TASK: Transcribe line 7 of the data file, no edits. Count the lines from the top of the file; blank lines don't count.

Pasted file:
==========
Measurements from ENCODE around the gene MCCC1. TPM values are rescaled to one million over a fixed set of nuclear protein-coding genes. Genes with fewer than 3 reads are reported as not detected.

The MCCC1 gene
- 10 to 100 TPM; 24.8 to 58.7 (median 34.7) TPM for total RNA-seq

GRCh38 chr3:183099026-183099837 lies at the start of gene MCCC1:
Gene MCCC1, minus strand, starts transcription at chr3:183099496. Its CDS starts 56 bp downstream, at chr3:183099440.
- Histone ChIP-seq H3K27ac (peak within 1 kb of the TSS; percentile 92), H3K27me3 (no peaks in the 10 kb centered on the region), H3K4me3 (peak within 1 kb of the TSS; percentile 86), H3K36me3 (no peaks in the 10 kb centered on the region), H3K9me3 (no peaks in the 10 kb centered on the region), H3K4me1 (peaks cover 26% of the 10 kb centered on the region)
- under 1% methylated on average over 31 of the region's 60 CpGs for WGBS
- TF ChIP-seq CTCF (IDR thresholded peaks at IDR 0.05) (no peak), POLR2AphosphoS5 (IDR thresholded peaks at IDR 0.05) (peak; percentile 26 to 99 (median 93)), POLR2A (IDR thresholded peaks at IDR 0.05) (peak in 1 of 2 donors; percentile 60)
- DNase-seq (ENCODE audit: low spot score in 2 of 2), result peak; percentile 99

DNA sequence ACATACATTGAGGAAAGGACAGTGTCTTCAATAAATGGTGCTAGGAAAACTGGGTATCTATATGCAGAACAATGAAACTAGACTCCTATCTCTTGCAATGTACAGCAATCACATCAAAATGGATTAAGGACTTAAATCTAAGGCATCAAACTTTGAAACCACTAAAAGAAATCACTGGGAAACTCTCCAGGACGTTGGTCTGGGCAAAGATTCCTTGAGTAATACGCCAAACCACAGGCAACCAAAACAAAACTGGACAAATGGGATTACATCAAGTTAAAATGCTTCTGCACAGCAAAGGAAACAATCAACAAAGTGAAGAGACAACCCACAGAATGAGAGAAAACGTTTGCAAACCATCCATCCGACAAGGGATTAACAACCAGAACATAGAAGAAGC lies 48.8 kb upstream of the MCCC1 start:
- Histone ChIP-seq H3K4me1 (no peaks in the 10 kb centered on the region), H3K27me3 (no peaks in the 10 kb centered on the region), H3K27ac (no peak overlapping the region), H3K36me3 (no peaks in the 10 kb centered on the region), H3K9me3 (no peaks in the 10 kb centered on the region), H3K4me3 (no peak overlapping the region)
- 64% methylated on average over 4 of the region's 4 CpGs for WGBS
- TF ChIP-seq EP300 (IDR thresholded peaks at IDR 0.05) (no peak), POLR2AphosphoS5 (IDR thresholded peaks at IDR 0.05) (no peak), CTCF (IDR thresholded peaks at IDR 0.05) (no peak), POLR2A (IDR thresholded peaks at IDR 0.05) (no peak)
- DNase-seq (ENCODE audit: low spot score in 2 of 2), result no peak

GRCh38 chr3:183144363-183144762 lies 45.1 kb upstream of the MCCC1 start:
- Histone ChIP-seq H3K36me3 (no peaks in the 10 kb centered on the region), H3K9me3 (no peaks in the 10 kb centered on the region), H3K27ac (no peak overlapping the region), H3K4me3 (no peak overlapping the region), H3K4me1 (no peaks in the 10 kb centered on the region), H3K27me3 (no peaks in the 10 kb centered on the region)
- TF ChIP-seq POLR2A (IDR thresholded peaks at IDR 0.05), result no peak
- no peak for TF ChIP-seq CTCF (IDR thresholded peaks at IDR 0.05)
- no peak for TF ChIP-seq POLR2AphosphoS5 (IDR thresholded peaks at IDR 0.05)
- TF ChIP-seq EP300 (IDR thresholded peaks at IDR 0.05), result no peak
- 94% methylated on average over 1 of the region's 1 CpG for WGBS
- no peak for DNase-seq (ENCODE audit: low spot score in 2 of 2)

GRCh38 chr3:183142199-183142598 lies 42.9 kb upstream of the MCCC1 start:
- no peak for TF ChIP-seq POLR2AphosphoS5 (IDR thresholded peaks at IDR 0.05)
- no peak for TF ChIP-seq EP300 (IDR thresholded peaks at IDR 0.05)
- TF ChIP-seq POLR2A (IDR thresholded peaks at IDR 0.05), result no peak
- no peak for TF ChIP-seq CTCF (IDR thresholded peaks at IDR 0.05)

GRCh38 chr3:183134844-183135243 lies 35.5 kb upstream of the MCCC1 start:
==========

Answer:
- under 1% methylated on average over 31 of the region's 60 CpGs for WGBS